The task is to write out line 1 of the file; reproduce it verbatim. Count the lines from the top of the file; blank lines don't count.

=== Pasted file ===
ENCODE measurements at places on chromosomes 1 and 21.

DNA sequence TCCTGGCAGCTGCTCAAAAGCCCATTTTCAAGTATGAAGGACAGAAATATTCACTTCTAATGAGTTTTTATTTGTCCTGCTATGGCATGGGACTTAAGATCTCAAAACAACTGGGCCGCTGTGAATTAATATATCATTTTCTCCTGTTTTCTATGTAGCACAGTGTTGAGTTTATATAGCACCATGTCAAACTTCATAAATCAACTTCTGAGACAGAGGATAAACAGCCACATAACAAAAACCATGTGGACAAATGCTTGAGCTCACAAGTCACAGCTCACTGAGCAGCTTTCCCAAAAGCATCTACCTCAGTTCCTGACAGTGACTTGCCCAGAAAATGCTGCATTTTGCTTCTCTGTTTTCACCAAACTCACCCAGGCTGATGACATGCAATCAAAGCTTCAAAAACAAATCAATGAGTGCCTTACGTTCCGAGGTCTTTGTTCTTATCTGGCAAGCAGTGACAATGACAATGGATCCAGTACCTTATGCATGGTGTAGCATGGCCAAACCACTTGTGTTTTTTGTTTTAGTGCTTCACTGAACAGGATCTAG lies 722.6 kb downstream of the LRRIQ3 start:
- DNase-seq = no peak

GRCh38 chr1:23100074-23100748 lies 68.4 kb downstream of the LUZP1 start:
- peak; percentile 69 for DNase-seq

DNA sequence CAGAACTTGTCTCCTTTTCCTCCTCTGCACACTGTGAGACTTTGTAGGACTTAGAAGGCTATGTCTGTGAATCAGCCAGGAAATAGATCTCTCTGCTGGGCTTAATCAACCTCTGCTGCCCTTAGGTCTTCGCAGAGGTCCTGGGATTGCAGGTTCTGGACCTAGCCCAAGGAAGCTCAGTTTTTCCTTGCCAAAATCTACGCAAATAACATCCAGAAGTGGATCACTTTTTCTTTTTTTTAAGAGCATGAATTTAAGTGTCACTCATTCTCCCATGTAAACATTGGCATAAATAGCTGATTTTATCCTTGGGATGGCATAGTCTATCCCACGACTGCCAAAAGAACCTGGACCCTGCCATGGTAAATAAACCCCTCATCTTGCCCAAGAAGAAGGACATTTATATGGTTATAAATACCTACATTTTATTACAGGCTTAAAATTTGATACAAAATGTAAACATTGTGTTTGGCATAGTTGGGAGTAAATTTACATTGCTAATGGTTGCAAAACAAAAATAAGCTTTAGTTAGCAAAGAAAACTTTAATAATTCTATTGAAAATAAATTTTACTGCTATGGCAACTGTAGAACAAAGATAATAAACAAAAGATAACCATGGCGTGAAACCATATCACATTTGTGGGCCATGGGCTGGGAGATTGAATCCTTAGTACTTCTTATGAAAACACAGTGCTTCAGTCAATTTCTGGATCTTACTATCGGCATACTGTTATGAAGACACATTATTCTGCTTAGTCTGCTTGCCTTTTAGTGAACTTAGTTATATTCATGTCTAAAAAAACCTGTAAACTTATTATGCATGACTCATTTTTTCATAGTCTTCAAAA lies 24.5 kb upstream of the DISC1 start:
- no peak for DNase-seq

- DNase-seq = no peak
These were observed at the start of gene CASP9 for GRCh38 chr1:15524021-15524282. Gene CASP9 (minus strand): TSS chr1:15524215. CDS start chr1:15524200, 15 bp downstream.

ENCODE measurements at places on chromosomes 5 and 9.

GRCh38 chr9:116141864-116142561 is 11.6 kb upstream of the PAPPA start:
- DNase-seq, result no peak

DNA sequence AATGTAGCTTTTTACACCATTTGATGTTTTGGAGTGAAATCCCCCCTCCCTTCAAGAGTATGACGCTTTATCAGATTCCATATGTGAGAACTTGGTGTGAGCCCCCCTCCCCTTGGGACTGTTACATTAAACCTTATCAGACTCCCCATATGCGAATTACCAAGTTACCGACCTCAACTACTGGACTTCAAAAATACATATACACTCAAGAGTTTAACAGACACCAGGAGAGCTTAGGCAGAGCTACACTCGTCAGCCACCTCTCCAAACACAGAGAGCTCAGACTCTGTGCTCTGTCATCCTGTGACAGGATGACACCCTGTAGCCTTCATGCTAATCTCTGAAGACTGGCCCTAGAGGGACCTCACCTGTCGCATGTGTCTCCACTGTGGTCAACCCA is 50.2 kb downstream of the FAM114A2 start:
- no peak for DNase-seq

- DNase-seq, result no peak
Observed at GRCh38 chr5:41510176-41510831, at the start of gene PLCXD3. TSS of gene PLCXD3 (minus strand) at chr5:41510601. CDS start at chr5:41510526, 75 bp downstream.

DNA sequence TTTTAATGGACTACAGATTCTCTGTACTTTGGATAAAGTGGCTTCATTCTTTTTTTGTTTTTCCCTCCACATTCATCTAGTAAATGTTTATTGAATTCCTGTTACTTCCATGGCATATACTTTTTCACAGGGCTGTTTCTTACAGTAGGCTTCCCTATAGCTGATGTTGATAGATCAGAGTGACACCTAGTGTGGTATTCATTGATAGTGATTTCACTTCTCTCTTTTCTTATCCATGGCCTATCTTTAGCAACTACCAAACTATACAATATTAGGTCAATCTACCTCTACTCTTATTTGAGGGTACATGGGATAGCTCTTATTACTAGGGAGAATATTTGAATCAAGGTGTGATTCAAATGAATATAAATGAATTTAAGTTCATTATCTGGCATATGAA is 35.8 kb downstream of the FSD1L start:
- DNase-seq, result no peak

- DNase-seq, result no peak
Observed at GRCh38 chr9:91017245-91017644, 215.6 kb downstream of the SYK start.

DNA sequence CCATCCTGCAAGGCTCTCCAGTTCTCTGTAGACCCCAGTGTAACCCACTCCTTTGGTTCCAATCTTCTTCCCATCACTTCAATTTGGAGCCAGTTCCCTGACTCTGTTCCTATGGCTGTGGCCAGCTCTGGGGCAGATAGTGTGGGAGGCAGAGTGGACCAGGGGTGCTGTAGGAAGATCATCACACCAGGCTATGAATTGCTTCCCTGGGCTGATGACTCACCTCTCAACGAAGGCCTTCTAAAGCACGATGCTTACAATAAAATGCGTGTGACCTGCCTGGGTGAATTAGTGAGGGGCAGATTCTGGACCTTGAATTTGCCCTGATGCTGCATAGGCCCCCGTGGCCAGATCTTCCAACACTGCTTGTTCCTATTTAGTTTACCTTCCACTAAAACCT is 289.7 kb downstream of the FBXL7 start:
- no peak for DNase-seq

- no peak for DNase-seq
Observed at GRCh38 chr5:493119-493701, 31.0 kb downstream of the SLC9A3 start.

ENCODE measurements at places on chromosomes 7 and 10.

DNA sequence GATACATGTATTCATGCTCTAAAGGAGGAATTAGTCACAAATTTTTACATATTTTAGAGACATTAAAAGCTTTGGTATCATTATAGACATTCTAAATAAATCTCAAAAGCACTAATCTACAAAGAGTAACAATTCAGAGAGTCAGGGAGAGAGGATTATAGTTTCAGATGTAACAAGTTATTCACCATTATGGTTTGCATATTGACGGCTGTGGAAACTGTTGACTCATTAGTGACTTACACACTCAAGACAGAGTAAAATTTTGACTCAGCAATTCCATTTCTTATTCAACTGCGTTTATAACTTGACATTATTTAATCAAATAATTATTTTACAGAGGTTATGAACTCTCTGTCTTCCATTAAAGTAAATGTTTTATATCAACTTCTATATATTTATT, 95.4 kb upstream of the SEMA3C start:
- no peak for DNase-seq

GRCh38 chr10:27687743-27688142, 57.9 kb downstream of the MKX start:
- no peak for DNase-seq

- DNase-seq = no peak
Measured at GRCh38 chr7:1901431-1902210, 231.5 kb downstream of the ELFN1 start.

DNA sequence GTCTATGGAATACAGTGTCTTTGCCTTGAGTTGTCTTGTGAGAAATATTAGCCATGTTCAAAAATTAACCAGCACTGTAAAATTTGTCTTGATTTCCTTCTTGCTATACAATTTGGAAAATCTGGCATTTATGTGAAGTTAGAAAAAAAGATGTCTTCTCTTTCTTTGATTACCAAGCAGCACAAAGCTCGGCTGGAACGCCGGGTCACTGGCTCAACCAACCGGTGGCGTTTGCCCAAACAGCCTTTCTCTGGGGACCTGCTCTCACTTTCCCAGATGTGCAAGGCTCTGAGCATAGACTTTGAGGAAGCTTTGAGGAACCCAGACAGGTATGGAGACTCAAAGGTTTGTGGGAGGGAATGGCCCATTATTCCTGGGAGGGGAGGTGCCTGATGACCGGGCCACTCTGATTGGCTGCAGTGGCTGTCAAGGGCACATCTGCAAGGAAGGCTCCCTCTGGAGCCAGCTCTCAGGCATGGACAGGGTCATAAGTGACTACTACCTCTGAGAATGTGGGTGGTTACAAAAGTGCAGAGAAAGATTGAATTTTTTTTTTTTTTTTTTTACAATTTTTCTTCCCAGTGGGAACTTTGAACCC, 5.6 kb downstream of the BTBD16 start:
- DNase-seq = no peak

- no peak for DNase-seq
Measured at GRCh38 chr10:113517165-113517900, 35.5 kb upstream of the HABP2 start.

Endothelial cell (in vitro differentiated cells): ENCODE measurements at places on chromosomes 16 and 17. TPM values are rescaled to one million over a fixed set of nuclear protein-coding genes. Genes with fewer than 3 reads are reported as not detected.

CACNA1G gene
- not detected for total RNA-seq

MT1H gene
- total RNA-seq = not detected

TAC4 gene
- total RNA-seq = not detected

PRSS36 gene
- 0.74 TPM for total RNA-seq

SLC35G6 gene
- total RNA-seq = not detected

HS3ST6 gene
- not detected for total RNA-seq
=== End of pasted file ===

ENCODE measurements at places on chromosomes 1 and 21.